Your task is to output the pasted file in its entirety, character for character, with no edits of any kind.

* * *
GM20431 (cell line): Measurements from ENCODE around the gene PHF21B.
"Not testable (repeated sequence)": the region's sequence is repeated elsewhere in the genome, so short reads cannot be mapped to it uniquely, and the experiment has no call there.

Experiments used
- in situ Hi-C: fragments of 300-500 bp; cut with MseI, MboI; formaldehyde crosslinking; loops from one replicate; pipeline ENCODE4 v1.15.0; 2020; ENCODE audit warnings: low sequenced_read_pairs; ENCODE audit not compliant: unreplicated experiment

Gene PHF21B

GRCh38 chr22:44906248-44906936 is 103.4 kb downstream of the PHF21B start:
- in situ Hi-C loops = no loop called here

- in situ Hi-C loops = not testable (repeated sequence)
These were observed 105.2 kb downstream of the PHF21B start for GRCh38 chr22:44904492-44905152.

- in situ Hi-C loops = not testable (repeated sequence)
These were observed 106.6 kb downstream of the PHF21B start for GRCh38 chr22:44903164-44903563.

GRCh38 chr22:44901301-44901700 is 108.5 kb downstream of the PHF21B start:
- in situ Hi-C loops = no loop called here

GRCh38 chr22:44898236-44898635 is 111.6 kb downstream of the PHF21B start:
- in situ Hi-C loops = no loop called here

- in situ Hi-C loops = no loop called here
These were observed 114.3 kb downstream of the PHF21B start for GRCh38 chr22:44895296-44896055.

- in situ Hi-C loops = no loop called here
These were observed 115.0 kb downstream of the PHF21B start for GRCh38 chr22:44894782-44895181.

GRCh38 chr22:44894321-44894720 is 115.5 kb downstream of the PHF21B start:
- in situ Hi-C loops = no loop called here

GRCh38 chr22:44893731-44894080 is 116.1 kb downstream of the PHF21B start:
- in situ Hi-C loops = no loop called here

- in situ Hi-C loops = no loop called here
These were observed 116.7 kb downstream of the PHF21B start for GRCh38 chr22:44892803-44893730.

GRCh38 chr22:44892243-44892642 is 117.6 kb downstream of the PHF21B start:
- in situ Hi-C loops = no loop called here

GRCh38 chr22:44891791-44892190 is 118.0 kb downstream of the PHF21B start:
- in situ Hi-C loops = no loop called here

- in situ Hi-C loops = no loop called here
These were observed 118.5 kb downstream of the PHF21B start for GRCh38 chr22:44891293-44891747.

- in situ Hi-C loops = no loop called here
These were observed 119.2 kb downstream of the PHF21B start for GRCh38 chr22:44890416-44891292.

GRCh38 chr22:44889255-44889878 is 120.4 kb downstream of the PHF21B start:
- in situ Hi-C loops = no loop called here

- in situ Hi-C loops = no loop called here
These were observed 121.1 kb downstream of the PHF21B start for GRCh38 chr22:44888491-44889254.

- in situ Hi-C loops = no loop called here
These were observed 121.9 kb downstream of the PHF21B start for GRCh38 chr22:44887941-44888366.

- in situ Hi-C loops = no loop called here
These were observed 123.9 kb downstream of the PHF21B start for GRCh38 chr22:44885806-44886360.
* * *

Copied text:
GM20431 (cell line): Measurements from ENCODE around the gene PHF21B.
"Not testable (repeated sequence)": the region's sequence is repeated elsewhere in the genome, so short reads cannot be mapped to it uniquely, and the experiment has no call there.

Experiments used
- in situ Hi-C: fragments of 300-500 bp; cut with MseI, MboI; formaldehyde crosslinking; loops from one replicate; pipeline ENCODE4 v1.15.0; 2020; ENCODE audit warnings: low sequenced_read_pairs; ENCODE audit not compliant: unreplicated experiment

Gene PHF21B

GRCh38 chr22:44906248-44906936 is 103.4 kb downstream of the PHF21B start:
- in situ Hi-C loops = no loop called here

- in situ Hi-C loops = not testable (repeated sequence)
These were observed 105.2 kb downstream of the PHF21B start for GRCh38 chr22:44904492-44905152.

- in situ Hi-C loops = not testable (repeated sequence)
These were observed 106.6 kb downstream of the PHF21B start for GRCh38 chr22:44903164-44903563.

GRCh38 chr22:44901301-44901700 is 108.5 kb downstream of the PHF21B start:
- in situ Hi-C loops = no loop called here

GRCh38 chr22:44898236-44898635 is 111.6 kb downstream of the PHF21B start:
- in situ Hi-C loops = no loop called here

- in situ Hi-C loops = no loop called here
These were observed 114.3 kb downstream of the PHF21B start for GRCh38 chr22:44895296-44896055.

- in situ Hi-C loops = no loop called here
These were observed 115.0 kb downstream of the PHF21B start for GRCh38 chr22:44894782-44895181.

GRCh38 chr22:44894321-44894720 is 115.5 kb downstream of the PHF21B start:
- in situ Hi-C loops = no loop called here

GRCh38 chr22:44893731-44894080 is 116.1 kb downstream of the PHF21B start:
- in situ Hi-C loops = no loop called here

- in situ Hi-C loops = no loop called here
These were observed 116.7 kb downstream of the PHF21B start for GRCh38 chr22:44892803-44893730.

GRCh38 chr22:44892243-44892642 is 117.6 kb downstream of the PHF21B start:
- in situ Hi-C loops = no loop called here

GRCh38 chr22:44891791-44892190 is 118.0 kb downstream of the PHF21B start:
- in situ Hi-C loops = no loop called here

- in situ Hi-C loops = no loop called here
These were observed 118.5 kb downstream of the PHF21B start for GRCh38 chr22:44891293-44891747.

- in situ Hi-C loops = no loop called here
These were observed 119.2 kb downstream of the PHF21B start for GRCh38 chr22:44890416-44891292.

GRCh38 chr22:44889255-44889878 is 120.4 kb downstream of the PHF21B start:
- in situ Hi-C loops = no loop called here

- in situ Hi-C loops = no loop called here
These were observed 121.1 kb downstream of the PHF21B start for GRCh38 chr22:44888491-44889254.

- in situ Hi-C loops = no loop called here
These were observed 121.9 kb downstream of the PHF21B start for GRCh38 chr22:44887941-44888366.

- in situ Hi-C loops = no loop called here
These were observed 123.9 kb downstream of the PHF21B start for GRCh38 chr22:44885806-44886360.